What’s inside a hotel’s walls obviously matters a lot, but there are places in the world where what’s outside its windows quite naturally takes top billing. Here you’ll find ten of the finest views in Europe.
Belmond La Residencia
For a new perspective on Mallorca you can’t beat Belmond La Residencia, a sixteenth and seventeenth-century villa high in the foothills of the Tramuntana mountains, with views of the idyllic village of Deià and the Mediterranean in the distance.
Italy doesn’t do gentle rolling hills — the valleys of Trentino are nothing short of spectacular, and Biohotel Hermitage, the region’s first boutique-style eco-hotel, makes the most of its impossibly dramatic setting.
When it comes to destinations with extraordinary views, Santorini is the major leagues. But even given the stiff competition, Grace stands apart, its terraces affording vertigo-inducing views of the island’s volcanic caldera at seemingly every turn.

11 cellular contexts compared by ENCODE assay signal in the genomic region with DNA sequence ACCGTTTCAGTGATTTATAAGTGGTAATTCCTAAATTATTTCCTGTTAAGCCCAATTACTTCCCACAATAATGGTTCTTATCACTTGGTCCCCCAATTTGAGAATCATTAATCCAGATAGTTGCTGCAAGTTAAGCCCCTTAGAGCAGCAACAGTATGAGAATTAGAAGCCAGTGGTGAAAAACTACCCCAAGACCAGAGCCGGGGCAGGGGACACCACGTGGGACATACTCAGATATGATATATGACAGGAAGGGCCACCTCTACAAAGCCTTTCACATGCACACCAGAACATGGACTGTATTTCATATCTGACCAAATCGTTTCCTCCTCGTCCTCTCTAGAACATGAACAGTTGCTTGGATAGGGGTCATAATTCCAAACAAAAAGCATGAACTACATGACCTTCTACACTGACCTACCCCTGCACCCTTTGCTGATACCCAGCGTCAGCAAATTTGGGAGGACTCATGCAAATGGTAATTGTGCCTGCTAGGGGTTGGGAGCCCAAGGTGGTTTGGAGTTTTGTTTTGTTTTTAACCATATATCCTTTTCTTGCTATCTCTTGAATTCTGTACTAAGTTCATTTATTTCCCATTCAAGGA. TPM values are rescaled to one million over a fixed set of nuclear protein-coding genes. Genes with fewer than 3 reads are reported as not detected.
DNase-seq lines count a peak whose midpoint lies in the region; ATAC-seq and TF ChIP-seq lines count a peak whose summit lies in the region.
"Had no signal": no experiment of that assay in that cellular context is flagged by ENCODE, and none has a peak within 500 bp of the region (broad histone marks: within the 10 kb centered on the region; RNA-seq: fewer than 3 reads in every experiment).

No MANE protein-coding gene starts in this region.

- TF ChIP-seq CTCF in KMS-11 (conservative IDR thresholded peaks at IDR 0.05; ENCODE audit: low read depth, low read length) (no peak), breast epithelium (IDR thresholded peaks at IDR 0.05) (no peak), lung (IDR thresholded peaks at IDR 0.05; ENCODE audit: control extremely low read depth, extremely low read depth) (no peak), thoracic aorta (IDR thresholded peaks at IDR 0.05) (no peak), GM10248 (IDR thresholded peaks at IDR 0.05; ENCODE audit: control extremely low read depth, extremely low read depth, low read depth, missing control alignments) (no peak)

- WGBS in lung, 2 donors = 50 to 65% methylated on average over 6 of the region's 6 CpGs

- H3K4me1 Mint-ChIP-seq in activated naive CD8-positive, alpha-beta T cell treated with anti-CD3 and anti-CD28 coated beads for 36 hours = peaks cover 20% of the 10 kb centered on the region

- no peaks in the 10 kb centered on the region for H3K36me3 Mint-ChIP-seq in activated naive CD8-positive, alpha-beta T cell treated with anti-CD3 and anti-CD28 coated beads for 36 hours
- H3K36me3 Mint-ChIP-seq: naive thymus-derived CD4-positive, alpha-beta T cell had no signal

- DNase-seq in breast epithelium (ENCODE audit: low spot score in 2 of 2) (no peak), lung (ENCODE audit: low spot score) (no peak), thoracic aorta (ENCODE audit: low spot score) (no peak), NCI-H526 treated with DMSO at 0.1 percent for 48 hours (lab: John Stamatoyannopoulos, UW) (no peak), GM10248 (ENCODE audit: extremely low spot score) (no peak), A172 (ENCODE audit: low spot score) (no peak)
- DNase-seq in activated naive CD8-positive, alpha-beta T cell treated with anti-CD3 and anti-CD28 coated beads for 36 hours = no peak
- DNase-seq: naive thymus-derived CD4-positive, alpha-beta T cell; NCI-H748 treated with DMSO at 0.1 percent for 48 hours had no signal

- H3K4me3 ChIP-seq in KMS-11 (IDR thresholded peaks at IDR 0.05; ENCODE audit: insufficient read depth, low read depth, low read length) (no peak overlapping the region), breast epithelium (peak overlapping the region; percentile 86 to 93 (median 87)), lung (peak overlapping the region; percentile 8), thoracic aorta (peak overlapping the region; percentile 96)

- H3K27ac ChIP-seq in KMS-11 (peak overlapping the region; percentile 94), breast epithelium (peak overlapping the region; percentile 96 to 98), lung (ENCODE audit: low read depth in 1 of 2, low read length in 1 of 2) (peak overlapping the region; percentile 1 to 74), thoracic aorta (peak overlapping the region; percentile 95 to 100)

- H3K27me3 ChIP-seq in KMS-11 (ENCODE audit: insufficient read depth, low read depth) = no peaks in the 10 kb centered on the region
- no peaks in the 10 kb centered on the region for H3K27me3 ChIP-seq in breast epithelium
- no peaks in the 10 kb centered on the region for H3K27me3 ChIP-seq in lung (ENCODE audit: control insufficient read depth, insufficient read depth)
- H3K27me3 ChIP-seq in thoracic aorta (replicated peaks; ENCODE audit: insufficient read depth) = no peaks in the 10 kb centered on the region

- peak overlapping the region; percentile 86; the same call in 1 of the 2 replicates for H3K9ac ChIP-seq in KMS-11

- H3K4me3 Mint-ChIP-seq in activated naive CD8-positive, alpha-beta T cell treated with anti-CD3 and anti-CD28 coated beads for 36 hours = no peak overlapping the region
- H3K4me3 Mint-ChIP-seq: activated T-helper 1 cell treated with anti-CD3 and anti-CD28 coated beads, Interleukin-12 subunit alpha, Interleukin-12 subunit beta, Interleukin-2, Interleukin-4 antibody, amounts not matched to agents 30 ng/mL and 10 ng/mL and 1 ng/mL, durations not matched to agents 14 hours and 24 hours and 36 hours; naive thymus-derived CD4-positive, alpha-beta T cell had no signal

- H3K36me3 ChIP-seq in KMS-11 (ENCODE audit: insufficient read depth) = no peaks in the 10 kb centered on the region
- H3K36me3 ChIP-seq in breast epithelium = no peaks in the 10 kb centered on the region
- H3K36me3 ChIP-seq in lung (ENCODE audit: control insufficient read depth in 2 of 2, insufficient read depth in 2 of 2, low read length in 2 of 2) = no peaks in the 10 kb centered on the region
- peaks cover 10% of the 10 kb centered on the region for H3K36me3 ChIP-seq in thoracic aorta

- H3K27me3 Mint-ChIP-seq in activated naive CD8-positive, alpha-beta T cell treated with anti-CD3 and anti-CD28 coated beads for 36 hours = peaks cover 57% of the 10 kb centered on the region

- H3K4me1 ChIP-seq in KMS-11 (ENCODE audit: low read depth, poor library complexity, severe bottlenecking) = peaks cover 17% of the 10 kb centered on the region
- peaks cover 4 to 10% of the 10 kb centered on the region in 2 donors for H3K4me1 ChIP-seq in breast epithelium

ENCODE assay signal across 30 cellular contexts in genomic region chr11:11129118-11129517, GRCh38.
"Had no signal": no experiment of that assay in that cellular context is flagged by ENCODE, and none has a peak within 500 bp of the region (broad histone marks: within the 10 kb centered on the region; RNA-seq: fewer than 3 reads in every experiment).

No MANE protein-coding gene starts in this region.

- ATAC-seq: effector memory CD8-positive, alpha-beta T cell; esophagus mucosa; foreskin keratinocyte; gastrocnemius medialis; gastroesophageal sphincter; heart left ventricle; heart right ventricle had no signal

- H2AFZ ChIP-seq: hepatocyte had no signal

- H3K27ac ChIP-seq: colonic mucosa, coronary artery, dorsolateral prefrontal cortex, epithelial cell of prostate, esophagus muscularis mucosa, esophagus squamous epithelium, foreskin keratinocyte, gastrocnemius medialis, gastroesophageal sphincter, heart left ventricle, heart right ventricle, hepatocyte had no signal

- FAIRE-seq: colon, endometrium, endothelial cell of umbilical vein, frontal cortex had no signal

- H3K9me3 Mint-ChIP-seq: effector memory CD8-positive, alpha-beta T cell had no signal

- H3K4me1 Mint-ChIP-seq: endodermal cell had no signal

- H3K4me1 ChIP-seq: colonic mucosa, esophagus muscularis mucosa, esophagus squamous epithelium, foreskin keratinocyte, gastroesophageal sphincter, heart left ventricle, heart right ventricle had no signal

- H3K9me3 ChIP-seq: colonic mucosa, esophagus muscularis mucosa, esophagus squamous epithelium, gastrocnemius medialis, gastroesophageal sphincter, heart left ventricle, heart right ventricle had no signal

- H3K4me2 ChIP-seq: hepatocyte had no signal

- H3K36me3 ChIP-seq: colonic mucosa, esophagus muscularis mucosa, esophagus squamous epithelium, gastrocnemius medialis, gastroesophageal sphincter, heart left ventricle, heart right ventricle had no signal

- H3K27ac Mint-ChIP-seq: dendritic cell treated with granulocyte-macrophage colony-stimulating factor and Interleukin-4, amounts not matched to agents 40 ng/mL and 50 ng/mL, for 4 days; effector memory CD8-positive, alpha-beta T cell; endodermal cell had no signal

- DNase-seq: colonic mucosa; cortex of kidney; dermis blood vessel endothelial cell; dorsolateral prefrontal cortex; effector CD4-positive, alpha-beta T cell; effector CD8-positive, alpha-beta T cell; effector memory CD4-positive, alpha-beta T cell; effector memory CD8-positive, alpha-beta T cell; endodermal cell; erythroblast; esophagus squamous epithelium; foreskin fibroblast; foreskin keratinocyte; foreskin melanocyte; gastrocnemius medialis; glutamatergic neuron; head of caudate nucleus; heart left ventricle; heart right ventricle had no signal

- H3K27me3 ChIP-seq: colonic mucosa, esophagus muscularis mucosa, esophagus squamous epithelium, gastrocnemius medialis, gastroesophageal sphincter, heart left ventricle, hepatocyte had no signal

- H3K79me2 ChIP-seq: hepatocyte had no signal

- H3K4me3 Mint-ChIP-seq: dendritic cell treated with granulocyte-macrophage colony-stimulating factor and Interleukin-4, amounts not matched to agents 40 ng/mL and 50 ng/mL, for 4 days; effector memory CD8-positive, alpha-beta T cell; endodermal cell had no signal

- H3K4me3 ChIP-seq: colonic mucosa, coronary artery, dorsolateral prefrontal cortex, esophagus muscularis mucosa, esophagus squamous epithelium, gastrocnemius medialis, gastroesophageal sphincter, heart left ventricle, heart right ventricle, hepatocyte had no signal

Neither an urban boutique nor a rural resort, Gran Hotel La Florida is something unique: on a hilltop a thousand feet above Barcelona, it offers a rare combination of seclusion, access to the city, and panoramic views over the cityscape and the Mediterranean.
Capri is another island that’s blessed with far more than its fair share of sublime vistas, and this Le Corbusier–designed villa, with its precarious cliffside perch, surveys the rocky southern coast from a comfortably elevated position.
Despite its bucolic location high up in the Eastern Alps, overlooking the sparkling-blue Lake Ossiach, hotel12 is a far cry from the traditional chalet — it’s more like an elaborate modern art installation that doubles as a boutique hotel.
The Caucasus Mountains of northern Georgia are spectacular, and possessed of a character all their own — and Rooms Hotel Kazbegi is perfectly placed to frame those landscapes in an artful, almost cinematic way.
The Azores, those little volcanic specks in the middle of the Atlantic, feel like the end of the world, which gives Santa Barbara’s modernist villas plenty to look at through their floor-to-ceiling windows.